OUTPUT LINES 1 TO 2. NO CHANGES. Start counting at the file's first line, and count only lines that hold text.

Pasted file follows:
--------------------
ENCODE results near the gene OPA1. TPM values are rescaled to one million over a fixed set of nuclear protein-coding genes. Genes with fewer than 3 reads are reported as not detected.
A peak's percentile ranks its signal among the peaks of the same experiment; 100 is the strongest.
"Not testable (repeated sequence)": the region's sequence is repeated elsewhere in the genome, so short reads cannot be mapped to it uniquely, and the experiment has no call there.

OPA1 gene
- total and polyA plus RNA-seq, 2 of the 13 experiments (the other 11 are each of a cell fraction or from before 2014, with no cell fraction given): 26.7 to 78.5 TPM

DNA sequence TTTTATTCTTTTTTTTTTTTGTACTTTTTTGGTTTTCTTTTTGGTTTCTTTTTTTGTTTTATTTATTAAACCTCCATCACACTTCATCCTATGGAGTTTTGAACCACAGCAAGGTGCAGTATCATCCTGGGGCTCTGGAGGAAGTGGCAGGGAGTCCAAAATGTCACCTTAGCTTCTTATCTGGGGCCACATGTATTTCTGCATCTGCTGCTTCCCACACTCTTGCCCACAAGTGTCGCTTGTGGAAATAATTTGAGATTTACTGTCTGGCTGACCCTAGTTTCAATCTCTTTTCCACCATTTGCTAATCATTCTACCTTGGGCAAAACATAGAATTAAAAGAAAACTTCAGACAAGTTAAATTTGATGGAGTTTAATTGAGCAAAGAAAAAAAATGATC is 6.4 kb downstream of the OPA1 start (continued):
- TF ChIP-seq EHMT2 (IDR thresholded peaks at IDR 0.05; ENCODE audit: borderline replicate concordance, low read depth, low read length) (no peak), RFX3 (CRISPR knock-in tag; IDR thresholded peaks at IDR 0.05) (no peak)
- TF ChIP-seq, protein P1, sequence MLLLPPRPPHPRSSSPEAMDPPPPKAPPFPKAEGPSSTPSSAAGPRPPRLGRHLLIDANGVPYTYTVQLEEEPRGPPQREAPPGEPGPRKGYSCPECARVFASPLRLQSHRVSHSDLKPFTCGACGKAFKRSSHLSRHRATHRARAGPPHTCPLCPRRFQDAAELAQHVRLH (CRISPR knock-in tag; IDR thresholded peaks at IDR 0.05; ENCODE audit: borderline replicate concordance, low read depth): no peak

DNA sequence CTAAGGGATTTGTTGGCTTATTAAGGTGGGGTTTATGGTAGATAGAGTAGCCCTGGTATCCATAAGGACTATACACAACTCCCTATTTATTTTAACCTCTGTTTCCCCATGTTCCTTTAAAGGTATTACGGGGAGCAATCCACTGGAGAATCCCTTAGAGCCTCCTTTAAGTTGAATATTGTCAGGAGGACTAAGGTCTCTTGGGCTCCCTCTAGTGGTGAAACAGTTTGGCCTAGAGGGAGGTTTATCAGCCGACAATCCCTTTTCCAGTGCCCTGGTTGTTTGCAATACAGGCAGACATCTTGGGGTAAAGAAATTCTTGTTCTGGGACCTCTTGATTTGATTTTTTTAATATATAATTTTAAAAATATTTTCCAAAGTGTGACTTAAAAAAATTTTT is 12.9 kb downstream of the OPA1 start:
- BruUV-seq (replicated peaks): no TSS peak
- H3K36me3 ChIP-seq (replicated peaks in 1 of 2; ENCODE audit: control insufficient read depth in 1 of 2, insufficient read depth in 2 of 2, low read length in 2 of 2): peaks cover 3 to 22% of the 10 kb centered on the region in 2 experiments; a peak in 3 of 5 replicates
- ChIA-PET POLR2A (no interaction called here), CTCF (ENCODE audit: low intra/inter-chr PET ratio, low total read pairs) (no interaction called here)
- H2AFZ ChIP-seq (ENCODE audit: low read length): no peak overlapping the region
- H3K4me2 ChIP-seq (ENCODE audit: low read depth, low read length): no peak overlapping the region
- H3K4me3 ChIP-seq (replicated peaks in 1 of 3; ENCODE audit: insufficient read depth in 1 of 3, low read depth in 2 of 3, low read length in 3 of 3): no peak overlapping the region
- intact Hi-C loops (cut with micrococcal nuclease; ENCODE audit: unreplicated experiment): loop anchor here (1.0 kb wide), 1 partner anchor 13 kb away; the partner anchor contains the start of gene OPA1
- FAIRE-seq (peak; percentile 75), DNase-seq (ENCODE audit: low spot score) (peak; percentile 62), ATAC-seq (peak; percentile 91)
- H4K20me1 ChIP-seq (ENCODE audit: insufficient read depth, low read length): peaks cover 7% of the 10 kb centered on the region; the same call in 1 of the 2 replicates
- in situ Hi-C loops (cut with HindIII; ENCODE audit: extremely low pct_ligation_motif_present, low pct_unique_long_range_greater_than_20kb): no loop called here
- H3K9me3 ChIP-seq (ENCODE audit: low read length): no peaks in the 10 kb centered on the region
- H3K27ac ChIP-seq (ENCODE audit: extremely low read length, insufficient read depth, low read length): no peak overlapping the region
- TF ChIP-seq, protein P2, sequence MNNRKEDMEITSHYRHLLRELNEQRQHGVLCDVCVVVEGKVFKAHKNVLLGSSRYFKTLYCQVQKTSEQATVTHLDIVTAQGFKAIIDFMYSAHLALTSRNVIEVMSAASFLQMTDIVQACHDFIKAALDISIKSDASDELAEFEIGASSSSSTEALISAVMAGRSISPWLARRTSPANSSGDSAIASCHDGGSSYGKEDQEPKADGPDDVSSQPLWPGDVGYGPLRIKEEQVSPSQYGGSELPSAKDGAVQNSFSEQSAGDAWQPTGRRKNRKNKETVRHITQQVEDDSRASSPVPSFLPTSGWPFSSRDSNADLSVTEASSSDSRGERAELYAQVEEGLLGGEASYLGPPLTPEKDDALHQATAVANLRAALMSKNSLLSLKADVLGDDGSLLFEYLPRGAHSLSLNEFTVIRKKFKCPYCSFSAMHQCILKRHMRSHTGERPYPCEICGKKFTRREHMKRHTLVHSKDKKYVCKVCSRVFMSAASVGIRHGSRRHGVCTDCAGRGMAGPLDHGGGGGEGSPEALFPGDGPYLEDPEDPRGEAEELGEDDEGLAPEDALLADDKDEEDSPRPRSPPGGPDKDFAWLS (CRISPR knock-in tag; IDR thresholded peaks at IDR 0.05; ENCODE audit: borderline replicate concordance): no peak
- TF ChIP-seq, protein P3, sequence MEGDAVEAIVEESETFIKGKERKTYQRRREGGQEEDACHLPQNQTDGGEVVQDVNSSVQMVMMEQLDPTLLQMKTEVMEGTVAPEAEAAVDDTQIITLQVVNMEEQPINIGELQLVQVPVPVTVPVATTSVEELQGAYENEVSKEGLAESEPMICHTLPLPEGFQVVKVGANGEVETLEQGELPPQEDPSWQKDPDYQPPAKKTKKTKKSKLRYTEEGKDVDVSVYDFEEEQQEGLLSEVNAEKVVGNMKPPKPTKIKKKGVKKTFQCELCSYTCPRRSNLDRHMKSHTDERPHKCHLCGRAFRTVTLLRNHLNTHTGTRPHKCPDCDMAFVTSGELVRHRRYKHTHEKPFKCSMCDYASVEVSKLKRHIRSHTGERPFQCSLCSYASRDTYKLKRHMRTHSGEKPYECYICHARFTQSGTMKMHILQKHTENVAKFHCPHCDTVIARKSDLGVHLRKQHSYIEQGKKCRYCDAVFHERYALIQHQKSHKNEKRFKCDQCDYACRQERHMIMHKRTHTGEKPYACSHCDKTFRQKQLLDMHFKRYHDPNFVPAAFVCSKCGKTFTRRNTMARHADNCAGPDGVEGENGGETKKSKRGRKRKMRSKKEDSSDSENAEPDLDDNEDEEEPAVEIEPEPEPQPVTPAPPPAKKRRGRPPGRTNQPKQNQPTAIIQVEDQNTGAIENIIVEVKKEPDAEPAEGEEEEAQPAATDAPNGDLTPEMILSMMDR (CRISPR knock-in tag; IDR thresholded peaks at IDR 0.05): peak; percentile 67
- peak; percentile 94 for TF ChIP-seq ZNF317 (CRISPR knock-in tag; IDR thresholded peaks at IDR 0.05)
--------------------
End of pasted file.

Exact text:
ENCODE results near the gene OPA1. TPM values are rescaled to one million over a fixed set of nuclear protein-coding genes. Genes with fewer than 3 reads are reported as not detected.
A peak's percentile ranks its signal among the peaks of the same experiment; 100 is the strongest.